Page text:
After a three-week recess, city council reunited at the dais to discuss a bridge expansion on I-40 and reviewed a recent survey regarding a minimum wage increase.

The city council spent a significant portion of the meeting considering a resolution to amend an agreement with the Arizona Department of Transportation (ADOT) to complete the Fourth Street and I-40 bridge replacement project. The partnership between the city and ADOT was initially approved in 2018.

The project was originally estimated to cost $10.5 million, but by September 2019, the cost increased to $12.3 million. When ADOT and the city made the agreement, there was a “50/50 commitment” in the partnership, but “ADOT bit the project” in December 2019, Capital Improvements Engineer Bret Petersen said.

The total cost of the project currently stands at $16.3 million with the city paying $8.1 million. Flagstaff has a shortfall of $2.3 million on the project. Funding for the project has primarily come from a transportation tax, which absorbed $7.5 million of the cost. About $1 million will come from the city’s Flagstaff Urban Trails System (FUTS) fund.

Councilmember Jamie Whelan expressed concern regarding the usage of FUTS money, which maintains Flagstaff’s trails.

“I don’t want to rob Paul to pay Peter,” Whelan said. “My concern is that by shifting this money … those trails that are so important won’t get done.”

Petersen assured council that no FUTS projects would be canceled or delayed. Council agreed on the importance of the project and passed the motion unanimously.

A recent evaluation of the minimum wage was next on the agenda. The city originally contracted Rounds Consulting Group, Inc. to conduct the survey, but a proposed change order would allow Seidman Research Institute of ASU to co-author the study and conduct analysis.

The incorporation of a third-party contractor and the associated change order would increase the cost of the contract over $50,000, higher than the previously set limit. In order to surpass the cost, a motion and subsequent vote were needed.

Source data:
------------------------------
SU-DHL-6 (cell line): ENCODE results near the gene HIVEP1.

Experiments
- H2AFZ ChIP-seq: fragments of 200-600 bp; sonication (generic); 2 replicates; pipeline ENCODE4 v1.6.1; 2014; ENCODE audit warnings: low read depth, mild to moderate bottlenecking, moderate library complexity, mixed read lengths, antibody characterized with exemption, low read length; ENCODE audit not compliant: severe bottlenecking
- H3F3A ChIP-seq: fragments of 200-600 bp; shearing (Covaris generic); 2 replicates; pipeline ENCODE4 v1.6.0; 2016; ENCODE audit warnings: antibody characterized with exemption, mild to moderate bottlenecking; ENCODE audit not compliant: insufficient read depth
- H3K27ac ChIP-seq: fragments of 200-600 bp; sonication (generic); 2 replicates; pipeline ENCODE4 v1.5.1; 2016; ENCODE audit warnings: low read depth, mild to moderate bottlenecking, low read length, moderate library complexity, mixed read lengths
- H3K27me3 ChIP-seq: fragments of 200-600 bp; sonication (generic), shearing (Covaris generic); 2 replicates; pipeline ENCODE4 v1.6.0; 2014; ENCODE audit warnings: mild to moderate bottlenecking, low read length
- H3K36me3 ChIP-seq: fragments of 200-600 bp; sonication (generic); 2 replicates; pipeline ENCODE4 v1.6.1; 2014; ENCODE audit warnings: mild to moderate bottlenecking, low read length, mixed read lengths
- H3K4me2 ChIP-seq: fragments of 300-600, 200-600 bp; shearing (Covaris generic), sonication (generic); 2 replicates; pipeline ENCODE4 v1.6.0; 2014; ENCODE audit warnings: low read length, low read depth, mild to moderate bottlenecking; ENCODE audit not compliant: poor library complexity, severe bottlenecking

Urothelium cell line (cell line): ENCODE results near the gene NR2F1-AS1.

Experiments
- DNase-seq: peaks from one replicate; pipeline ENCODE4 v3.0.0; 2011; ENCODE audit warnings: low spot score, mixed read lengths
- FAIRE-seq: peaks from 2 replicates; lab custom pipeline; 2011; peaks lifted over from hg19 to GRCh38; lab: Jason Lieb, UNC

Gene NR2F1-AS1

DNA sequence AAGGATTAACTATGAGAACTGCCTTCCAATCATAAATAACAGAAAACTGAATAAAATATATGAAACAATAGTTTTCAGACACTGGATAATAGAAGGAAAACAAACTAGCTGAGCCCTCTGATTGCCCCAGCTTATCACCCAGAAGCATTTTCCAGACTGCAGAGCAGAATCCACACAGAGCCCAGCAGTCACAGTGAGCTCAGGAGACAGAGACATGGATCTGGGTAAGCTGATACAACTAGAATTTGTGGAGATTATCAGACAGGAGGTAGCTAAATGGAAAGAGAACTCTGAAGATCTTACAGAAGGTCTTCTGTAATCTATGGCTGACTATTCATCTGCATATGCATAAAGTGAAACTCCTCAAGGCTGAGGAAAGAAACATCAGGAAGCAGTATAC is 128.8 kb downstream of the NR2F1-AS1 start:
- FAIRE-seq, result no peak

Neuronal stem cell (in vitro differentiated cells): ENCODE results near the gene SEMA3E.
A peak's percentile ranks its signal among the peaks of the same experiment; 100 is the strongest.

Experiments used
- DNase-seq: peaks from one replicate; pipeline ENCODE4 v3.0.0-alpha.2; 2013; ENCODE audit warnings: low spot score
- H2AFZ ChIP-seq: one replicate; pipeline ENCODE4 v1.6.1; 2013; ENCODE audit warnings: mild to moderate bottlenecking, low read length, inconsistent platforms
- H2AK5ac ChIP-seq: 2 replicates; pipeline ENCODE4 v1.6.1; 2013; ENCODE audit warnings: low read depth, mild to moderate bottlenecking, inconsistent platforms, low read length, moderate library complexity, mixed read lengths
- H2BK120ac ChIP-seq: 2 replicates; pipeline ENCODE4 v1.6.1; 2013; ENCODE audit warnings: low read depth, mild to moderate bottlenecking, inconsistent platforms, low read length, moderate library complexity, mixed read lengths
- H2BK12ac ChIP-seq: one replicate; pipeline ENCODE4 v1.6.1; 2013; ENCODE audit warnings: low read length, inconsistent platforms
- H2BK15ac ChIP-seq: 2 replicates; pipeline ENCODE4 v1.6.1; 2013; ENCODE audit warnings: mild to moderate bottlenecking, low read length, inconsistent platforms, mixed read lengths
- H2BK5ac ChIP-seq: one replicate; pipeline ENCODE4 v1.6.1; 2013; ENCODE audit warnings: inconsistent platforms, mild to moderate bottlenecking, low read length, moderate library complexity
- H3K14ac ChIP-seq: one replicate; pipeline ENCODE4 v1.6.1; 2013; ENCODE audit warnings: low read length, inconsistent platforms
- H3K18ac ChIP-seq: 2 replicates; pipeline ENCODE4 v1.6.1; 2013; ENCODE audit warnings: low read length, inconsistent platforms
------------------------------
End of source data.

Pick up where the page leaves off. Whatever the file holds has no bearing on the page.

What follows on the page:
Councilmember Austin Aslan raised a discussion regarding the reputability of Seidman. He said the institute allegedly provided Arizona Public Service with numbers on a “contentious study, which resulted in a political storm.” From there, discourse among the council revolved around the potential bias of the contractor.

“I’d really like to make sure that the new consultant, which is associated with ASU, that we’re actually using an actual academic entity to do the additional consulting role and we’re not just reverting to a professional economist,” Aslan said.

A handful of alternative consultants were named, such as the Grand Canyon Institute, a Phoenix-based think tank, and the Goldwater Institute, as options to replace Seidman Research Institute in this study.

Council and public commenters had many concerns regarding the accuracy of the study, as well as the reputability of the consultant affiliation. However, the city’s goal is to conduct an objective and informed study, City Manager Greg Clifton said.

A motion proposed by councilmember Regina Salas rejected the change order, hence the use of a third-party contractor. After much discourse among the council, the motion passed; the contract will remain as is with no co-author.

Those discussions proved to be useless when Rounds Consulting Group Inc. President Jim Rounds informed council via a letter Friday, Jan. 10, that his company would deliver the preliminary findings of the study before ending its contract with the city. According to the Arizona Daily Sun, Rounds cited defamatory statements made by council members as the primary reason for ending the contract.

Fiscal and economic consulting company TischlerBise, Inc. provided a presentation in regard to a proposed development fee. These fees provide funding for public services such as public safety, development, and water and street facilities. Updating these fees would more than double — in some cases quadruple — the development fees applied to households.

The new fee would be broken down by household, increasing according to the number of bedrooms. A four-bedroom, single-family unit would pay a $2,029 fee. However, TischlerBise, Inc. assured the council the costs are not set in stone.

Questions of affordability arose from council. Flagstaff is dedicated to affordable housing, but these proposed fees could be counterintuitive to those efforts. The topic will be moved forward to future meetings for further discussion.

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